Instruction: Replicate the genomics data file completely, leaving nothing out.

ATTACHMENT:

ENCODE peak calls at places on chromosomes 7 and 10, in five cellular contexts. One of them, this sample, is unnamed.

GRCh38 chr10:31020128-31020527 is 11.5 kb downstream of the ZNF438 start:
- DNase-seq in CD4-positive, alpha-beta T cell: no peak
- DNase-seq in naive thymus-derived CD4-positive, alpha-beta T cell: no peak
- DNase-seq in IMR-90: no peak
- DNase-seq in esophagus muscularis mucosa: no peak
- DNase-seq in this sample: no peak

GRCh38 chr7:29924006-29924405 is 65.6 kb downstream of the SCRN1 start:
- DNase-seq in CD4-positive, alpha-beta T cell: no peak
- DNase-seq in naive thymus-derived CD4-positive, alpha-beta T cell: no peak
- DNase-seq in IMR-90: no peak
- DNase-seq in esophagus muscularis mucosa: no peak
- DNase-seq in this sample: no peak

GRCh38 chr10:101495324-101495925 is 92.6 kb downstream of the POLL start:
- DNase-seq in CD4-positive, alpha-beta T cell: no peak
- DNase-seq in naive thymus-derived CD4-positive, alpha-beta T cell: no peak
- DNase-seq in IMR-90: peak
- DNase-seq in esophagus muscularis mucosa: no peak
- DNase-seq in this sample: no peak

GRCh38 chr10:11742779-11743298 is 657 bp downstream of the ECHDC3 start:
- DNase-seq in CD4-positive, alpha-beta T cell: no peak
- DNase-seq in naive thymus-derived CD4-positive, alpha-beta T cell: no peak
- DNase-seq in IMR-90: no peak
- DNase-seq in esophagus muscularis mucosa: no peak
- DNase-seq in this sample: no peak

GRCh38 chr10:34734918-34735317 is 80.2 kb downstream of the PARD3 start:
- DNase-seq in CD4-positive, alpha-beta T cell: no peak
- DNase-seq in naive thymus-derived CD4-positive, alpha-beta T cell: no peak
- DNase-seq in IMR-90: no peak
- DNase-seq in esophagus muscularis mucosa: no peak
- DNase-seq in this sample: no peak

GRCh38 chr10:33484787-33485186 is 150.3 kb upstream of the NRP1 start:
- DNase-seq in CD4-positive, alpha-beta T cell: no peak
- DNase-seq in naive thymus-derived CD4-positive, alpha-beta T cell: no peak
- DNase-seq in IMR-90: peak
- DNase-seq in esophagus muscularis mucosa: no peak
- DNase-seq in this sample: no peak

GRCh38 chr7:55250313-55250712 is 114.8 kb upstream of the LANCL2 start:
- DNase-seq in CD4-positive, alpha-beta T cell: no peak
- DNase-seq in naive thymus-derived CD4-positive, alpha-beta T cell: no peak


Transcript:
ENCODE peak calls at places on chromosomes 7 and 10, in five cellular contexts. One of them, this sample, is unnamed.

GRCh38 chr10:31020128-31020527 is 11.5 kb downstream of the ZNF438 start:
- DNase-seq in CD4-positive, alpha-beta T cell: no peak
- DNase-seq in naive thymus-derived CD4-positive, alpha-beta T cell: no peak
- DNase-seq in IMR-90: no peak
- DNase-seq in esophagus muscularis mucosa: no peak
- DNase-seq in this sample: no peak

GRCh38 chr7:29924006-29924405 is 65.6 kb downstream of the SCRN1 start:
- DNase-seq in CD4-positive, alpha-beta T cell: no peak
- DNase-seq in naive thymus-derived CD4-positive, alpha-beta T cell: no peak
- DNase-seq in IMR-90: no peak
- DNase-seq in esophagus muscularis mucosa: no peak
- DNase-seq in this sample: no peak

GRCh38 chr10:101495324-101495925 is 92.6 kb downstream of the POLL start:
- DNase-seq in CD4-positive, alpha-beta T cell: no peak
- DNase-seq in naive thymus-derived CD4-positive, alpha-beta T cell: no peak
- DNase-seq in IMR-90: peak
- DNase-seq in esophagus muscularis mucosa: no peak
- DNase-seq in this sample: no peak

GRCh38 chr10:11742779-11743298 is 657 bp downstream of the ECHDC3 start:
- DNase-seq in CD4-positive, alpha-beta T cell: no peak
- DNase-seq in naive thymus-derived CD4-positive, alpha-beta T cell: no peak
- DNase-seq in IMR-90: no peak
- DNase-seq in esophagus muscularis mucosa: no peak
- DNase-seq in this sample: no peak

GRCh38 chr10:34734918-34735317 is 80.2 kb downstream of the PARD3 start:
- DNase-seq in CD4-positive, alpha-beta T cell: no peak
- DNase-seq in naive thymus-derived CD4-positive, alpha-beta T cell: no peak
- DNase-seq in IMR-90: no peak
- DNase-seq in esophagus muscularis mucosa: no peak
- DNase-seq in this sample: no peak

GRCh38 chr10:33484787-33485186 is 150.3 kb upstream of the NRP1 start:
- DNase-seq in CD4-positive, alpha-beta T cell: no peak
- DNase-seq in naive thymus-derived CD4-positive, alpha-beta T cell: no peak
- DNase-seq in IMR-90: peak
- DNase-seq in esophagus muscularis mucosa: no peak
- DNase-seq in this sample: no peak

GRCh38 chr7:55250313-55250712 is 114.8 kb upstream of the LANCL2 start:
- DNase-seq in CD4-positive, alpha-beta T cell: no peak
- DNase-seq in naive thymus-derived CD4-positive, alpha-beta T cell: no peak